Drivers who get pulled over and caught without car liability insurance can be issued a traffic ticket for violation of their state’s mandatory insurance law. Besides a traffic ticket, they can also suffer suspension of their driving license, asked to pay costly fines and be required to carry an SR-22 filing to have their license and driving privileges reinstated.
Other than the need to be able to present their insurance card when asked by a traffic enforcer, drivers also need to show proof that they carry car liability insurance whenever they renew their license and car registration. What millions of drivers do, however, is immediately cancel their policy or stop paying premiums after they have accomplished their registration needs; thus, besides having their license renewed, they also free themselves from the burden of paying costly premiums and still get to keep the insurance card which they can always show to traffic enforcers whenever it is asked of them.
Except in the state of New Hampshire where drivers only need to show their capability to provide sufficient funds in case of an at-fault accident, or in Virginia, where a driver can register an uninsured car on the condition that he/she deposit cash or securities with the state’s Department of Motor Vehicles (DMV), all the other 48 US states mandate carrying car liability insurance.
Depending on the state where a driver resides, he/she must carry either tort car liability coverage in tort-states or the no-fault car liability coverage in no-fault states.
In tort states, the car accident victim can file a civil lawsuit against the at-fault driver. The amount of compensation that the victim is legally entitled to receive, which usually covers medical treatment, lost wages, pain and suffering, will be paid by the at-fault driver’s insurance provider. There are 38 states where this type of insurance coverage is mandated.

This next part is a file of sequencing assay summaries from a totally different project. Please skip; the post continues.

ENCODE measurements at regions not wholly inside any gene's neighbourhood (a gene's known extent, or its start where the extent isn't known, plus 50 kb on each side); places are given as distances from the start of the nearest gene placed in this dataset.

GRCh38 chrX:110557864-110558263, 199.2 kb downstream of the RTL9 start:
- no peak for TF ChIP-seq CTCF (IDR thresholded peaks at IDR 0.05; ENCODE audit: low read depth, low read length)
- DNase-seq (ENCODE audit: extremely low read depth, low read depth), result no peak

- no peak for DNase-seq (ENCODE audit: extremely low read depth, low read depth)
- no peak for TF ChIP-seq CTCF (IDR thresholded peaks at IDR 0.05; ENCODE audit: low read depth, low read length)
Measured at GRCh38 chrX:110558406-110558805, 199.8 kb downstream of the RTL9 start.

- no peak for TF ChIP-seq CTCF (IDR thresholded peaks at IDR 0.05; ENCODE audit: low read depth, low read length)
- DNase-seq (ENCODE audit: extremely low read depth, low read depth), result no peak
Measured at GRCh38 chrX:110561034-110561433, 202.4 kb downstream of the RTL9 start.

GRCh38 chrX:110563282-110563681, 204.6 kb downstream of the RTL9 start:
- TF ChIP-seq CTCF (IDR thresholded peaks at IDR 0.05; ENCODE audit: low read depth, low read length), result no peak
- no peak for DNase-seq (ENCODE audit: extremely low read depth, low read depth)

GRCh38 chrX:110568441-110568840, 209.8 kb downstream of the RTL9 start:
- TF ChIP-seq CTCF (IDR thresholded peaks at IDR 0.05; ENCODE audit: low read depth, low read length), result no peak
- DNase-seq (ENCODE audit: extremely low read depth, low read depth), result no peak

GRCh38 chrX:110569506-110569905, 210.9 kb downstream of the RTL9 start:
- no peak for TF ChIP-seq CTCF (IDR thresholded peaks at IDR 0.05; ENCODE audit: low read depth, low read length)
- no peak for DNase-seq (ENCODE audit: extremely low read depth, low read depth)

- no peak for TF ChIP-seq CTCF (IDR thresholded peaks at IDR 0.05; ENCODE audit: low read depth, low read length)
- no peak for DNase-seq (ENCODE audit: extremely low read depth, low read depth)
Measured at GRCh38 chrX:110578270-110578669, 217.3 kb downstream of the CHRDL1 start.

In no-fault states, which include of Florida, Hawaii, Kansas, Massachusetts, Michigan, Minnesota, New York, North Dakota, and Utah, the insurance provider pays its own policy holder in the event of an accident, regardless of whose fault the accident is. Due to this, the driver who claims to be the victim in the accident need not file any lawsuit against the at-fault driver, making payment of compensation faster. (The states of Pennsylvania, New Jersey and Kentucky allow their drivers to choose which coverage they would want to carry, either the no-fault car insurance or the full tort car insurance.)
For extra protection of those in tort states, however, due to the millions of uninsured drivers who continue to drive on US roads and highways, states also require their drivers to carry Uninsured/Underinsured Motorist Coverage.
Uninsured motorist coverage covers accident victims’ economic losses and damages in accidents wherein: the at-fault driver does not carry auto liability insurance; the vehicle used by the at-fault driver was stolen; or the accident is a case of hit-and-run. Underinsured motorist coverage, on the other hand, is designed to supplement the at-fault driver’s policy, the amount of which is not enough to cover costs of all covered losses.
Though states require only the minimum liability limit for auto insurance, millions of drivers still find insurance policies too costly to maintain. Insure on the Spot, an independent car insurance company, says, however, that drivers need not be tied to paying expensive premiums. Many firms like itself help drivers find the best insurance deal that is within their budget. Moreover, the auto insurance quote provided by these firms is comprehensive and perfectly helpful, besides being free; drivers can also ask for quotes online.